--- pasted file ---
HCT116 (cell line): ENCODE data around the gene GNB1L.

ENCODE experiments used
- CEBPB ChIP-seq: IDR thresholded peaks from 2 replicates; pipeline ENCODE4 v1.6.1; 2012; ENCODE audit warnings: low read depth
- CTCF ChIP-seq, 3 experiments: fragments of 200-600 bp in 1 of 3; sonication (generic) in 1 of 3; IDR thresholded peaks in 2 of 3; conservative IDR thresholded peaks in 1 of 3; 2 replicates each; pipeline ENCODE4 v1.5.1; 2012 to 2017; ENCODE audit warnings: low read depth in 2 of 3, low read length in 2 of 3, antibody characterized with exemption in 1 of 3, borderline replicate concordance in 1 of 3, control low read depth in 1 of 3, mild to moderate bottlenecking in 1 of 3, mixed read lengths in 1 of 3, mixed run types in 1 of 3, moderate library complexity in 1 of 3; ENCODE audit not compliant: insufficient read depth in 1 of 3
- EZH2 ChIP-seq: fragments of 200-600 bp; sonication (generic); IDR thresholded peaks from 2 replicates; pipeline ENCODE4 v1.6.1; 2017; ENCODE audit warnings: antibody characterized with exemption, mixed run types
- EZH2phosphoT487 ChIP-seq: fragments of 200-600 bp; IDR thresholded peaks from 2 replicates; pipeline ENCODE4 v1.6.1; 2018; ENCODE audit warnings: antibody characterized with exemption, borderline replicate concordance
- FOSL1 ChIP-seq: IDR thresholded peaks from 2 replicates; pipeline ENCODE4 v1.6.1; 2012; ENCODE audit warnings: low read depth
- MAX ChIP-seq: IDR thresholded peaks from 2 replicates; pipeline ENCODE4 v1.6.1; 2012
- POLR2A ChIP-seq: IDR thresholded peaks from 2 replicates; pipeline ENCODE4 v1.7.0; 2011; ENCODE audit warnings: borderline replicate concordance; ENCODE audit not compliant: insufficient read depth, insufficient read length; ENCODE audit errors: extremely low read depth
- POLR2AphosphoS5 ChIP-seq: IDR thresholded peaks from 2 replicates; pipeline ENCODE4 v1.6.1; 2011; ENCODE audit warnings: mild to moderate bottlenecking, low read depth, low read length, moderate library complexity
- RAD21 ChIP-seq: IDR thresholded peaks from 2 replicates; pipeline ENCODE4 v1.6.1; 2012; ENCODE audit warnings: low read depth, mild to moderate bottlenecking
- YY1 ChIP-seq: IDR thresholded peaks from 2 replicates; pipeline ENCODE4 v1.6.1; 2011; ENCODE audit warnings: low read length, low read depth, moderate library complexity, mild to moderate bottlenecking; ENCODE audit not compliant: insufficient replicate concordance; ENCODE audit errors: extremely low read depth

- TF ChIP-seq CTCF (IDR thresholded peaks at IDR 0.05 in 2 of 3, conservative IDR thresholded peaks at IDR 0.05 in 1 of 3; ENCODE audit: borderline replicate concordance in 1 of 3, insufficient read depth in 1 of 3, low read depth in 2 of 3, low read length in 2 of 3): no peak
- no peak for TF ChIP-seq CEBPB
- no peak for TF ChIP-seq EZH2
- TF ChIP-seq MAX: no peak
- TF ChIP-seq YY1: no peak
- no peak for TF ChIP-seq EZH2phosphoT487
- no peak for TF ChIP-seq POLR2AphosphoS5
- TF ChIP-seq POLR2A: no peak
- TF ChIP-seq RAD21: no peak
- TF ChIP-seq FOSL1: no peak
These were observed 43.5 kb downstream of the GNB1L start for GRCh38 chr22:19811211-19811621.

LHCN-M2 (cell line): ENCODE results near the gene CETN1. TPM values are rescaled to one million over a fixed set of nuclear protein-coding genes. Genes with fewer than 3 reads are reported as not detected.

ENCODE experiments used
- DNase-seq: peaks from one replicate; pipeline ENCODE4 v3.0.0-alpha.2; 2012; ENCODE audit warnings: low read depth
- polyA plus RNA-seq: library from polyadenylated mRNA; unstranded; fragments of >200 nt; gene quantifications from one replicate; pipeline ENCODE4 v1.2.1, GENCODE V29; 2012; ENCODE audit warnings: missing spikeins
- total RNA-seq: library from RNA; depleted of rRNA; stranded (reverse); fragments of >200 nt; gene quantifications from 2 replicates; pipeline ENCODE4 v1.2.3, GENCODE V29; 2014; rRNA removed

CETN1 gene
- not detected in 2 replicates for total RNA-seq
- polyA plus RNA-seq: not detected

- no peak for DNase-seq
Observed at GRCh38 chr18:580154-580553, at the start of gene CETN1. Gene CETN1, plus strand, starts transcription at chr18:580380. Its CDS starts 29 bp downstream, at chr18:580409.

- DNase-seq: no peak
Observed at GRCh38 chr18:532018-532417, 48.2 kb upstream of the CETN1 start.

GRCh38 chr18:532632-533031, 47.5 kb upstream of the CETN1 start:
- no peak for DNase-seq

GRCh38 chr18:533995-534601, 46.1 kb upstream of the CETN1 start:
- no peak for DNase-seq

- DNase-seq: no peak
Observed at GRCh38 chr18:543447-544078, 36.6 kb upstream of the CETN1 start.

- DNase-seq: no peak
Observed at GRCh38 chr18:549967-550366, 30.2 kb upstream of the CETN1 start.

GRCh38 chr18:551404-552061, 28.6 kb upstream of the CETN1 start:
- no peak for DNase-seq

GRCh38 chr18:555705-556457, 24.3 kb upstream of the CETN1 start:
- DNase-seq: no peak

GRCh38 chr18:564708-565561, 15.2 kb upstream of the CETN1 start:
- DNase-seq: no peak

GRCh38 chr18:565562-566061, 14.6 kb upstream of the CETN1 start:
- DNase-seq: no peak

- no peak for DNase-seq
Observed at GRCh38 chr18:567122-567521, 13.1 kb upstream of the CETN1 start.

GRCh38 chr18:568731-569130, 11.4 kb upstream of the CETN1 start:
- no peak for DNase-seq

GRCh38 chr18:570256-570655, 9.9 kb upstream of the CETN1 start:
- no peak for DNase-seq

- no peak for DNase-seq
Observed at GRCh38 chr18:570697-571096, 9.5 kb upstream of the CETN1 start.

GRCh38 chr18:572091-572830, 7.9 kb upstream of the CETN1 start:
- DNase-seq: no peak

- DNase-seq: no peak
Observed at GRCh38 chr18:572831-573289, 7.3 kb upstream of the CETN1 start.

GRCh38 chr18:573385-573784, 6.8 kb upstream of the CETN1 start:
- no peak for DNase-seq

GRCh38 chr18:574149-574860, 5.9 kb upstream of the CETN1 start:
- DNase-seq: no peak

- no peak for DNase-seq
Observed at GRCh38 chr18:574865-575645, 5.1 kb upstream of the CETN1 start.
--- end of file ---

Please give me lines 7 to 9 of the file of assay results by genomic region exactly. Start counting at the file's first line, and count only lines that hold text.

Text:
- FOSL1 ChIP-seq: IDR thresholded peaks from 2 replicates; pipeline ENCODE4 v1.6.1; 2012; ENCODE audit warnings: low read depth
- MAX ChIP-seq: IDR thresholded peaks from 2 replicates; pipeline ENCODE4 v1.6.1; 2012
- POLR2A ChIP-seq: IDR thresholded peaks from 2 replicates; pipeline ENCODE4 v1.7.0; 2011; ENCODE audit warnings: borderline replicate concordance; ENCODE audit not compliant: insufficient read depth, insufficient read length; ENCODE audit errors: extremely low read depth